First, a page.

The legendary Greek kiosks, better known as periptera.
You’ll stumble upon multitudes of them during your visit to Athens and you will surely purchase something more than once. They’re like condensed supermarkets parked on street corners and squares, whose tiny size belies their vast stock: anything from magazines to yoghurt to tissues to beer. Most stay open late into the night and some, especially in the city centre, are open round the clock.
The first Athenian periptero appeared in 1911 on Panepistimiou Street. It would probably still be standing if the construction of the nearby Metro station hadn’t caused it to collapse (nobody was hurt).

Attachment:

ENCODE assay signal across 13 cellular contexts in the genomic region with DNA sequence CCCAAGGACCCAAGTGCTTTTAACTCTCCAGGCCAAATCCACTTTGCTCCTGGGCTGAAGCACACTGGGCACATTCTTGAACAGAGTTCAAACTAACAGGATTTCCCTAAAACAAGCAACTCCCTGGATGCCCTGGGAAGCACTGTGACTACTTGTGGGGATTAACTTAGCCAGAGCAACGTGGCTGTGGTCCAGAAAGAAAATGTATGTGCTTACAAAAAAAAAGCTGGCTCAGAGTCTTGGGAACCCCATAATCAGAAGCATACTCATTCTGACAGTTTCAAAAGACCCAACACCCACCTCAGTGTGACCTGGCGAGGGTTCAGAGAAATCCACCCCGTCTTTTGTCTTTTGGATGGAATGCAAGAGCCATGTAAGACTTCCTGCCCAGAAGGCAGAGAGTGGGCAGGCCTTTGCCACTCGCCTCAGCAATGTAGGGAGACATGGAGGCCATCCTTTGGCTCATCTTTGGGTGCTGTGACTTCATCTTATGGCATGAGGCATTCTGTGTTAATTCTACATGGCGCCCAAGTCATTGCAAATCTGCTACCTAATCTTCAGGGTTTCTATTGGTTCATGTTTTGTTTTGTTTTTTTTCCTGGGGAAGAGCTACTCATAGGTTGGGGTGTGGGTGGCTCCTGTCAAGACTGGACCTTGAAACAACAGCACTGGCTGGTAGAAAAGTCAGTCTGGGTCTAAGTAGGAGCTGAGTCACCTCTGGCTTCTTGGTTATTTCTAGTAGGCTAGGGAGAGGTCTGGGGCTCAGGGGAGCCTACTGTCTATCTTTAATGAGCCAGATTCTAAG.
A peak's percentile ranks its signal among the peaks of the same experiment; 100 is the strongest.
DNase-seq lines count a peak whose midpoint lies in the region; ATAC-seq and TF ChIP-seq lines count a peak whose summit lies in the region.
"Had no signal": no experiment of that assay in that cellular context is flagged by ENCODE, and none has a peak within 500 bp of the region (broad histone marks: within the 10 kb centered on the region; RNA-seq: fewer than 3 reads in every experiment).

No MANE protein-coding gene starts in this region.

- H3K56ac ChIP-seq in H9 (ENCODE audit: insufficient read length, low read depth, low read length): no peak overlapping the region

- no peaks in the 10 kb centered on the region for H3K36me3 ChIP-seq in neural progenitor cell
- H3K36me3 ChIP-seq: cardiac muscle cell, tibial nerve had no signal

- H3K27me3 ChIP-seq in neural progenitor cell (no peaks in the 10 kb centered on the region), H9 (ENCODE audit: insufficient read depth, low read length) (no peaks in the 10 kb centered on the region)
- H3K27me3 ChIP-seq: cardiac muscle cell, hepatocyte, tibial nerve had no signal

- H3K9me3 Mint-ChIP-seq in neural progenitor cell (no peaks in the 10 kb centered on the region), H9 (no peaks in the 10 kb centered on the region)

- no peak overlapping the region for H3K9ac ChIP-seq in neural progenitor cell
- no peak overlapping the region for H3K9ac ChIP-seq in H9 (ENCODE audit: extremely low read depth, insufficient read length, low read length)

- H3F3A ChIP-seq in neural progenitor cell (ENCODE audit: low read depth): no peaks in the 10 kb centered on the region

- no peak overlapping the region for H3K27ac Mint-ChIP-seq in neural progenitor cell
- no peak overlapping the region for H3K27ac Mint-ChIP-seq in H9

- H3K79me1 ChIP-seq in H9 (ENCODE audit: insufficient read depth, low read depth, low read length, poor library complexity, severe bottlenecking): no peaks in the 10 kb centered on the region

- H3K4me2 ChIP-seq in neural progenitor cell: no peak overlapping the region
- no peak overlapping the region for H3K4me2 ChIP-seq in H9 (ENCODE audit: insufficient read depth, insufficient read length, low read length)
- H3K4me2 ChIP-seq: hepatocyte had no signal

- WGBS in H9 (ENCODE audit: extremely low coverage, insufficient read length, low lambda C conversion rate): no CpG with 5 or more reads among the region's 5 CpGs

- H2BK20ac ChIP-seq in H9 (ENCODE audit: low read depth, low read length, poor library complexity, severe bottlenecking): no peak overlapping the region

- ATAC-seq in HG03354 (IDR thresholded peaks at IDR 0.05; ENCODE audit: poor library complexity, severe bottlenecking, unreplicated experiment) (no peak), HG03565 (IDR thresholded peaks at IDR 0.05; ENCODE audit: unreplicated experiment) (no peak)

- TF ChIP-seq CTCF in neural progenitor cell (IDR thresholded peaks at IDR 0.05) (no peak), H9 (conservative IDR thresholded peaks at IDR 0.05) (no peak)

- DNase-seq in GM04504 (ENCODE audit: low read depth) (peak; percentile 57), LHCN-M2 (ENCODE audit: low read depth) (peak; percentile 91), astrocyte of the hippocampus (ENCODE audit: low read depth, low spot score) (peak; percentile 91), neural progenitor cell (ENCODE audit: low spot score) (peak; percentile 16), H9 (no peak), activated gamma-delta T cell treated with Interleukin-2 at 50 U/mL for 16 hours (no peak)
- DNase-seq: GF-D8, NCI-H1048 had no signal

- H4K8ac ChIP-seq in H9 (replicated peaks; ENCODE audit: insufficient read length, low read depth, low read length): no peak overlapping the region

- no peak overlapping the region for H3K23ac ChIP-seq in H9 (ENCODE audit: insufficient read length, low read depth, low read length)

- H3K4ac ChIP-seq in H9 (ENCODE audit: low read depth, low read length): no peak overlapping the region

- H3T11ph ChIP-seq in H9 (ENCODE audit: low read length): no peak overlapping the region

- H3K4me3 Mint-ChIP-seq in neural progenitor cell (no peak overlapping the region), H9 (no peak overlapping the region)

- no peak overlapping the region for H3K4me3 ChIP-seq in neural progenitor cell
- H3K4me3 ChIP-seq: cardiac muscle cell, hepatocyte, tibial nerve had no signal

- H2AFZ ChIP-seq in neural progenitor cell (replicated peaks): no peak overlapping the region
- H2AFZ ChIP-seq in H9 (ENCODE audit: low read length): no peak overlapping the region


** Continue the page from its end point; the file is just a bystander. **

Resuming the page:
In the beginning of the 20th century (and up until a few years ago), kiosks were given exclusively to war veterans and the disabled to help with their livelihood. The licences passed on to their wives and children after their death. Originally kiosks only sold newspapers. After the first World War, they began to sell cigarettes, a few sweets, and not much else since, by law, the wooden stands could not be larger than 70x70cm.